So what is really going on?  Do I really — like the Norse god Odin — have twin ravens at my shoulder that fly out every morning to search the countryside and bring me back news?  I like to imagine that I do.  Of course this is just a colorful image (or narrative) to lay upon a natural phenomenon of my multileveled human consciousness.  For many of us the default response to descriptions of such phenomenon may be to either dismiss them as imagination or delusion or (more commonly) to attribute them to the presence of God or helpful spiritual forces.  The truth is, the phenomenon requires neither of those explanations.

When I woke up yesterday, I thought I might get some time in later in the morning on a commissioned pencil portrait.  I’ve been getting over a upper respiratory virus and coming down with a cold, and figured that would be some quiet work I could do in my studio.  I had a lunch scheduled with a psychologist friend to pick his brain about the levels of human consciousness and how we externalize parts of ourselves and view them as “God”, and there was a chance of a later coffee with another friend (who is an anthropologist).  But after I hit the gym and settled in at my usual morning coffee shop, I ended up having a long instant messaging chat with a friend (a former realtor/journalist who is now homesteading in Sierra County, raising chickens, pigs, goats, onions and garlic).  Our conversation was intense and invigorating (as always) as she was musing about the lessons that animals teach her about life.  I had no sooner left that conversation when Dave (a statistics professor friend) sat down and we got to talking about poor education and the irrational (if heartfelt) sentiments of the T.E.A. Party movement.  Shortly after he left, my retired Canadian airline pilot friend (and current engineering professor) stopped by, and we talked about reason and the challenges and labor-intensity of setting up solid scientific experimentation.  By then it was time for lunch with the psychologist.

It became clear this wasn’t going to be a “drawing” day, so I made the decision to give myself to whatever the day would bring me.  The only concern I had was that my mind would experience some sort of overload from so many energizing and engaging conversations on subjects that excited me!  I quickly spoke some conversation-inspired thoughts into my little digital recorder, and headed to lunch.

The theme of lunch was the current research into the many levels of our human consciousness (there are much more than the two levels I had imagined!).  The basic fact is that our consciousness has several layers of function, each of them likely adapted to specific uses that have proved helpful in our evolution and survival.  I was after a scientific explanation of how the common phenomenon of us humans talking to ourselves (and getting answers back) is externalized to a point where we believe we are talking with God, and that God in turn is talking to us.  Turns out the explanations are there.  I was excited to hear that.  What surprised me was the insight my psychologist friend gave me that we humans are so deeply driven by our fear response.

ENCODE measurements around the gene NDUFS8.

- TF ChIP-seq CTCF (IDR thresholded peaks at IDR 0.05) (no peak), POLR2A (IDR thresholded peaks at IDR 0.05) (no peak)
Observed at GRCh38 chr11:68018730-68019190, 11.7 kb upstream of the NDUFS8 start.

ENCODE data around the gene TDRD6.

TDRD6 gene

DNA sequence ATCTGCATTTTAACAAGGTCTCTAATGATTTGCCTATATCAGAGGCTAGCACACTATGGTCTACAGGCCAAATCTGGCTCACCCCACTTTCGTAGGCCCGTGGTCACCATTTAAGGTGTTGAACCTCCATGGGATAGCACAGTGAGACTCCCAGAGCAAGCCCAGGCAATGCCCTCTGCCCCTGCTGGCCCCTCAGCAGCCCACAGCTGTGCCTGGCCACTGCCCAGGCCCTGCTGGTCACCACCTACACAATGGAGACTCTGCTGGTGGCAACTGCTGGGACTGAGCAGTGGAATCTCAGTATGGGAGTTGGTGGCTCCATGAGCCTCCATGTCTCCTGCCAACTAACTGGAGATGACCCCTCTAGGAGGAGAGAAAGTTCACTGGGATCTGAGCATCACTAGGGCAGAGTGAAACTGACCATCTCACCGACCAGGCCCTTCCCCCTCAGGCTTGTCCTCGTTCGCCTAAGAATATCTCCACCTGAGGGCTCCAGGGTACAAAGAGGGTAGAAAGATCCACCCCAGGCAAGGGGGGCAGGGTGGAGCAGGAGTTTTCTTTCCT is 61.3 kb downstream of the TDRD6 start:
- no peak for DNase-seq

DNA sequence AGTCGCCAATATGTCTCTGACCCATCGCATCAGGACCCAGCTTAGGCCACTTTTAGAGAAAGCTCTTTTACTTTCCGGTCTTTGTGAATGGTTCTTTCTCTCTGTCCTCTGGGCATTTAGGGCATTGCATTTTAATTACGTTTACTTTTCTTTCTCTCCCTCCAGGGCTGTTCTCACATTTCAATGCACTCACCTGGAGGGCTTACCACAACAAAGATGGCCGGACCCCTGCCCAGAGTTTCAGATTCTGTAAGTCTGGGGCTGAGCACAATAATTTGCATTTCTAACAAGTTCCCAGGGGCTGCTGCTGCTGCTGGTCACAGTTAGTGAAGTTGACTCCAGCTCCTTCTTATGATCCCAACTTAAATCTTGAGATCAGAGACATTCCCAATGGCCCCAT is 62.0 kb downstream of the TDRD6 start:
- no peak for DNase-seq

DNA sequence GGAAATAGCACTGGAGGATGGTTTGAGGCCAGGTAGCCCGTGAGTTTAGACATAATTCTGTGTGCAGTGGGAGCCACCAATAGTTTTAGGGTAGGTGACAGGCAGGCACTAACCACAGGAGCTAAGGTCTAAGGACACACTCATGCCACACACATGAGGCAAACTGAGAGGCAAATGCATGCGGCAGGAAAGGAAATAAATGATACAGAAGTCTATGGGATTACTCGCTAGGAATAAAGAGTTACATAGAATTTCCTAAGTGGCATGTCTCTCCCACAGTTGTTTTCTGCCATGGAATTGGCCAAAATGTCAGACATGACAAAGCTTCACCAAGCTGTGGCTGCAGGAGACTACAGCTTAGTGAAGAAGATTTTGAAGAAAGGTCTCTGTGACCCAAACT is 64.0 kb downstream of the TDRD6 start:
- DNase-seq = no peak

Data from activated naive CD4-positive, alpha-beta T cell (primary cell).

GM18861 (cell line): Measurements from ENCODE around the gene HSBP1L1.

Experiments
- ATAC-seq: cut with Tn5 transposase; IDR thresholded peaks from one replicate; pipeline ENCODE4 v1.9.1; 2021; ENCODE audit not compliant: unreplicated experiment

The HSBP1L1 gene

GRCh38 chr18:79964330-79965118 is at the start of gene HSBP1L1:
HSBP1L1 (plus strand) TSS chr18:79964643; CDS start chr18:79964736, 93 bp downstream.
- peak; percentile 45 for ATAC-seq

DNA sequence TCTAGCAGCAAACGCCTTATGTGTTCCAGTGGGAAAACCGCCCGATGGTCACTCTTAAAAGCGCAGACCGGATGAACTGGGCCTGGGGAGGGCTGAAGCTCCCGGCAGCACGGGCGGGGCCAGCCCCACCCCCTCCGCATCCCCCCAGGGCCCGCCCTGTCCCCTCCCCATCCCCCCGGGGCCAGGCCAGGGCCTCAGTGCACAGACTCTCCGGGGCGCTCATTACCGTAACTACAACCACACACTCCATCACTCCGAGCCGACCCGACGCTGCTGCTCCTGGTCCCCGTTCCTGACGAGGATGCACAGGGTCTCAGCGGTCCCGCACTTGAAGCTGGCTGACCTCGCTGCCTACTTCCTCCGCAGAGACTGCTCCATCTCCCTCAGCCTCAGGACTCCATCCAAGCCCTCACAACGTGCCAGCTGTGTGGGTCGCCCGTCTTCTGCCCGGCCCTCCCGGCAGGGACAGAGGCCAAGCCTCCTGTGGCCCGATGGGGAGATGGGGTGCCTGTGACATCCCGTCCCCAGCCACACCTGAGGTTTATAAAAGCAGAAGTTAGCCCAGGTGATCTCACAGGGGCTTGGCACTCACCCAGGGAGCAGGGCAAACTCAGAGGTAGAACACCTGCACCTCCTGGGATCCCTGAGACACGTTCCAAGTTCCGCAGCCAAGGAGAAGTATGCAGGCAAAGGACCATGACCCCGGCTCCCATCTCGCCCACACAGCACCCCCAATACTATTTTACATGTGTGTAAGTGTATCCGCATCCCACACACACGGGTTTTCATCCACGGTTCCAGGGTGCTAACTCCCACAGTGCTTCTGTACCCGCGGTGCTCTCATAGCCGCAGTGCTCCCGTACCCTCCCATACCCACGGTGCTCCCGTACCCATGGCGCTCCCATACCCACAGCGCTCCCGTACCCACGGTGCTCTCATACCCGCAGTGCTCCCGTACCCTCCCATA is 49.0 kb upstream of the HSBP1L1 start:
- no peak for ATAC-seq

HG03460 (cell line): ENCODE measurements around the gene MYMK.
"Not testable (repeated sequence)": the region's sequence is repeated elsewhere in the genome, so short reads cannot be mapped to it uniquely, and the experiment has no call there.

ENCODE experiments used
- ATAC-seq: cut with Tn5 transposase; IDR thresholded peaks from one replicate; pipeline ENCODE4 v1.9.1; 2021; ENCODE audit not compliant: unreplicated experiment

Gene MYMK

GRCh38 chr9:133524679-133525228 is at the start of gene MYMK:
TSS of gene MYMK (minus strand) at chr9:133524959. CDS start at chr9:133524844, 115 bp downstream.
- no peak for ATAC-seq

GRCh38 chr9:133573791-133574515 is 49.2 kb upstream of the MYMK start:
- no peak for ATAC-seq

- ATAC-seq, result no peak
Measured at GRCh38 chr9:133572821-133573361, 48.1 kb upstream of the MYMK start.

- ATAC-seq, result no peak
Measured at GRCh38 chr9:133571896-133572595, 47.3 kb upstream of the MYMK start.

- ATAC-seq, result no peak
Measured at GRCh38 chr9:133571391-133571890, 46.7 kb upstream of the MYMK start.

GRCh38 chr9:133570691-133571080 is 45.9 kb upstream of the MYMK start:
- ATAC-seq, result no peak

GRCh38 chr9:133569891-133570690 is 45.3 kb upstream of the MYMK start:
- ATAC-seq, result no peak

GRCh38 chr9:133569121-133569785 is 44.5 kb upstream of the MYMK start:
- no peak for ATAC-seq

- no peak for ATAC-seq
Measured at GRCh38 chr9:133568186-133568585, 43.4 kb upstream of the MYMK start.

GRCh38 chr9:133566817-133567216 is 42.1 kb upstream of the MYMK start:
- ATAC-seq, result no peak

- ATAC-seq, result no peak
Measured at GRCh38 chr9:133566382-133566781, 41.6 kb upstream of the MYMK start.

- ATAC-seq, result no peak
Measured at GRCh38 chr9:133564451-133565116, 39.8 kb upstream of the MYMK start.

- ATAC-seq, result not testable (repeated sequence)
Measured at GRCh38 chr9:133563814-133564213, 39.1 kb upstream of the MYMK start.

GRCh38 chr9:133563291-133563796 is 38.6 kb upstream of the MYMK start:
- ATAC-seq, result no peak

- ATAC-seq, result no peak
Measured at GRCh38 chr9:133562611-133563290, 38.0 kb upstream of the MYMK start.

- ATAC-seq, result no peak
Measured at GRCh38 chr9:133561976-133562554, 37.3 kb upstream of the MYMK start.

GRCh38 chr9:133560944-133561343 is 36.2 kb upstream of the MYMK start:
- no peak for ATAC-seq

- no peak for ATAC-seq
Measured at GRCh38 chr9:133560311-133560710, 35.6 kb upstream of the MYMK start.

In terms of survival as animals, it makes complete sense that our fear response would have the capacity to dominate all the rest of our conscious functions: get to safety first, think about it later.  Those of our kind who tried it the other were likely eaten more often than not.  And so the psychologist spends a great deal of his or her time working with patients to moderate the overheated application of this primal flight response (in the absence of the true carnivorous attackers of our primitive past).

As I heard this, I reflected on a big chunk of my own life in which I was tyrannized by fear and anxiety.  I could instantly recall the many times where panic would grip me, and I would find myself completely cut off from my feelings and the input of my physical senses.  Beginning in my late twenties (what I call my “therapy” years), I began the long process of engaging with my emotional, sensual self as I gradually developed tools and techniques to manage the primal lizard in my brain stem.  It took me a long, long time.

Along the way I learned two important things: 1) Panic is irrational, and immune to reason and logic (once the adrenal glands have taken over, well, you’re taken over), and 2) We have control over this powerful response in many situations.

I remember the night I was having dinner at Golden Corral (back when I could still stand their food), and my mind drifted to an idea or situation that suddenly triggered my panic response.  In less than a heartbeat I went from content to blanked by fear.  But there was a critical difference: this time I caught just a glimpse of the chain reaction that led to the panic.  Months before I’d been crying to my therapist in the midst of deep anguish about my life and she made a comment that stopped me in my tracks.  “You mean, I’m creating all of this anguish myself?” I asked.  “Yes”, she replied.  Until then my panic attacks had been mysterious and overwhelming — forces of nature against which I had no hope.  But I decided to allow that my therapist might be right, and began to watch myself more closely.  And so, on that night at the Corral I noticed, for the first time, that there was just the smallest gap — or delay — between the triggering thought that popped into my mind and the global panic response that arose.  I sensed that in that gap lay my salvation.